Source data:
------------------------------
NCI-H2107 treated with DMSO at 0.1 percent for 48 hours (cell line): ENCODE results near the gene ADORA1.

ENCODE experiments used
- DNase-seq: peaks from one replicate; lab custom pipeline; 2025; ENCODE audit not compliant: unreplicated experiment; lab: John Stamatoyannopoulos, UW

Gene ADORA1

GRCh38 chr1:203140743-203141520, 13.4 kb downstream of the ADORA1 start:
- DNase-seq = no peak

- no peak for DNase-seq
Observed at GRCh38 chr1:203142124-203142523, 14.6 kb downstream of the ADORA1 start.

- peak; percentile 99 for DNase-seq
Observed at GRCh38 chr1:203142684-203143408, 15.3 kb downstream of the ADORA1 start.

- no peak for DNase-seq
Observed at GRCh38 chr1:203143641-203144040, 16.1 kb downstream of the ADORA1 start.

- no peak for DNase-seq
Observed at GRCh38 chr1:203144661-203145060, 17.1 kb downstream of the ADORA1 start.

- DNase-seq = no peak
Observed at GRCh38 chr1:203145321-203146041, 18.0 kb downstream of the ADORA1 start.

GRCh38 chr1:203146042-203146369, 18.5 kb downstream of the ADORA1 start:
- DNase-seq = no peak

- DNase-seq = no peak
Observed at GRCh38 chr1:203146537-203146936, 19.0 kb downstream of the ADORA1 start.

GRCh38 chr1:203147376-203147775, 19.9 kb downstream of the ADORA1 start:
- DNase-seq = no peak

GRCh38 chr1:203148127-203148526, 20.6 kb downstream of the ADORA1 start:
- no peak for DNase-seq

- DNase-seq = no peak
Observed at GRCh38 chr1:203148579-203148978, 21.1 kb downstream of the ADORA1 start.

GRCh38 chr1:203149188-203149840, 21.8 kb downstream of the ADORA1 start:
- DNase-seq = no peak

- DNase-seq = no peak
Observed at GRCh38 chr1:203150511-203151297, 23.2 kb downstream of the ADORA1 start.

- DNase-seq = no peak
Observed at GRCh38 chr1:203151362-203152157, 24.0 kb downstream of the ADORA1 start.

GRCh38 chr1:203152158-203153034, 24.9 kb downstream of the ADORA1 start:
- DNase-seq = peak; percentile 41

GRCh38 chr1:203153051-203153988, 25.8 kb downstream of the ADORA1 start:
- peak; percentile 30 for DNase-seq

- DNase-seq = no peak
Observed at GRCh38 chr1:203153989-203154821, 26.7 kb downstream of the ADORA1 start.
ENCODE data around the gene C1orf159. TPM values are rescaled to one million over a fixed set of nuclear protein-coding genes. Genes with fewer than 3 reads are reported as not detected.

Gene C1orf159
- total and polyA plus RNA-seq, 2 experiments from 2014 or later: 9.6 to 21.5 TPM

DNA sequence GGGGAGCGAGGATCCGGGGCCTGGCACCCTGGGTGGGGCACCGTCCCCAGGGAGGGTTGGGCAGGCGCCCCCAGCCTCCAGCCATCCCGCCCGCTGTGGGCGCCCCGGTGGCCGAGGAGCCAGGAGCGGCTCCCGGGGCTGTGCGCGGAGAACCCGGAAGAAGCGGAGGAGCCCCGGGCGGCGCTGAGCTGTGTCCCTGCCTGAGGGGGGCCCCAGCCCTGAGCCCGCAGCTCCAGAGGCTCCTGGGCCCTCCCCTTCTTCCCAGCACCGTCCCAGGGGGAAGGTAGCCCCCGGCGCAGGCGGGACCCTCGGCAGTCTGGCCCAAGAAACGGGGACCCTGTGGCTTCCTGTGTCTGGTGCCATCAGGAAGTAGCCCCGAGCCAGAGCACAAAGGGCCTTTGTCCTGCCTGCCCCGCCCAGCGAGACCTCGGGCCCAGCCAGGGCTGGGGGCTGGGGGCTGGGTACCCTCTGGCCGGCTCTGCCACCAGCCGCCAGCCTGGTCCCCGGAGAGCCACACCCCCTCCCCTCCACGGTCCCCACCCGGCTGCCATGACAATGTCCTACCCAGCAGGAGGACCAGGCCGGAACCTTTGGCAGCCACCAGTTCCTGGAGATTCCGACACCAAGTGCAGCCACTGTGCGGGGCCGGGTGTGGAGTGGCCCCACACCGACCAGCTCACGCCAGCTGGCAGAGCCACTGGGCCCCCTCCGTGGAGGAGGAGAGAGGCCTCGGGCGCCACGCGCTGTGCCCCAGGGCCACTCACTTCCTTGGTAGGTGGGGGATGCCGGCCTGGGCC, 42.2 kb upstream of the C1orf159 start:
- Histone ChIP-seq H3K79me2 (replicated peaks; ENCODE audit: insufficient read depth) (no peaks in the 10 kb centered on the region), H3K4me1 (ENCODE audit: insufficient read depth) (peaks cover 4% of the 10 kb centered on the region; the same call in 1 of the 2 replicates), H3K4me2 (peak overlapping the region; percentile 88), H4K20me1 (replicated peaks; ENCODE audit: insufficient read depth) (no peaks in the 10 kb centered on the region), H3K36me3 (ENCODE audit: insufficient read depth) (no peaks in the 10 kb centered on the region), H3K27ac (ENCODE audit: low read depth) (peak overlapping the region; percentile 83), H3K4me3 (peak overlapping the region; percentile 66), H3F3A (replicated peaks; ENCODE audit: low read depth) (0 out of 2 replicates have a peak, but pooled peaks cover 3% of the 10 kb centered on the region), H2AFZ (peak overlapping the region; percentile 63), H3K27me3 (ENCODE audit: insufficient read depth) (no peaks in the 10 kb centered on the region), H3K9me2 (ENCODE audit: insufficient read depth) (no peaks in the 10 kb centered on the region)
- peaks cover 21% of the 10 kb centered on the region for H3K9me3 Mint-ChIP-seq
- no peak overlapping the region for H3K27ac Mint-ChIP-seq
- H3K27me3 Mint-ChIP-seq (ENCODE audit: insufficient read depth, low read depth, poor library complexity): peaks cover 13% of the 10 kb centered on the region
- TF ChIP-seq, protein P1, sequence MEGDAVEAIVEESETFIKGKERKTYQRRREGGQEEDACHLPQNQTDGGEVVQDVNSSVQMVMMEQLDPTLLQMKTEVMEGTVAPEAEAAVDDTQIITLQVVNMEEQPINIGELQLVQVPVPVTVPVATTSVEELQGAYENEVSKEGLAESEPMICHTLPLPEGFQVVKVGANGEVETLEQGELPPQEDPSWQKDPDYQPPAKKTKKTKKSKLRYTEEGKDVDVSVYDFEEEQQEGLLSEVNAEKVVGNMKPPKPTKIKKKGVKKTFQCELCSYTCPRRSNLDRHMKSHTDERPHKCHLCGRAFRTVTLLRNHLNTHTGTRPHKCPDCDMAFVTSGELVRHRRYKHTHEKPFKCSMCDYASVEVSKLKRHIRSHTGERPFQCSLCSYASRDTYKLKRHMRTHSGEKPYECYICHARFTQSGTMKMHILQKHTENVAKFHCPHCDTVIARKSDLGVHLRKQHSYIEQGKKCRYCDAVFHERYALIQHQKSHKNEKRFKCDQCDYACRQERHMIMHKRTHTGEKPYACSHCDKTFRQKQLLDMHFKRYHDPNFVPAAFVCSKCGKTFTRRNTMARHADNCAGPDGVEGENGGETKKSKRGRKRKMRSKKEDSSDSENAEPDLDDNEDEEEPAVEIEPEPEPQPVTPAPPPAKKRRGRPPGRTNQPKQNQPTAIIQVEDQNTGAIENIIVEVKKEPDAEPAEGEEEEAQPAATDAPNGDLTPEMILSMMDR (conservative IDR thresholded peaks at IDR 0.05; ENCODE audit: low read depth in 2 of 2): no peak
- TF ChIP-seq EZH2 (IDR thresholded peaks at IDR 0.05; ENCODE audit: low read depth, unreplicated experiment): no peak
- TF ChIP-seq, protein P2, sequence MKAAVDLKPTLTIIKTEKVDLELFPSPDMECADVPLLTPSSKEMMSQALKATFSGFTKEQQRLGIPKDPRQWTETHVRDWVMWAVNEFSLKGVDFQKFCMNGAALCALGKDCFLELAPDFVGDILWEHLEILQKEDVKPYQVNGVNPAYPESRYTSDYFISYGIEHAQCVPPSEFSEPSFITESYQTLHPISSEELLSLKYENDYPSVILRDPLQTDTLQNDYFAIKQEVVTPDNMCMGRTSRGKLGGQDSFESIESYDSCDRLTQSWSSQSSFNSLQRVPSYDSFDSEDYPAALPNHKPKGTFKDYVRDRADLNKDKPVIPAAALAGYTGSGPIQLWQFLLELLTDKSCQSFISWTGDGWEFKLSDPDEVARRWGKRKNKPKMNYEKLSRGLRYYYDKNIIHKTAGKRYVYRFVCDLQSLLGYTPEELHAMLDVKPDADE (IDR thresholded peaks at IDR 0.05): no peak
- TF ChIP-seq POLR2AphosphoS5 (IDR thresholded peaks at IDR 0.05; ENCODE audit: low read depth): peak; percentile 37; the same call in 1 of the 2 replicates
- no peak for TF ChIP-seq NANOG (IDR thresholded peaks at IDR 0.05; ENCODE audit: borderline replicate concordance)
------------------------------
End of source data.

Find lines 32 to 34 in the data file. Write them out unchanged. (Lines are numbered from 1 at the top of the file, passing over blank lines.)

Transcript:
Observed at GRCh38 chr1:203151362-203152157, 24.0 kb downstream of the ADORA1 start.

GRCh38 chr1:203152158-203153034, 24.9 kb downstream of the ADORA1 start:
- DNase-seq = peak; percentile 41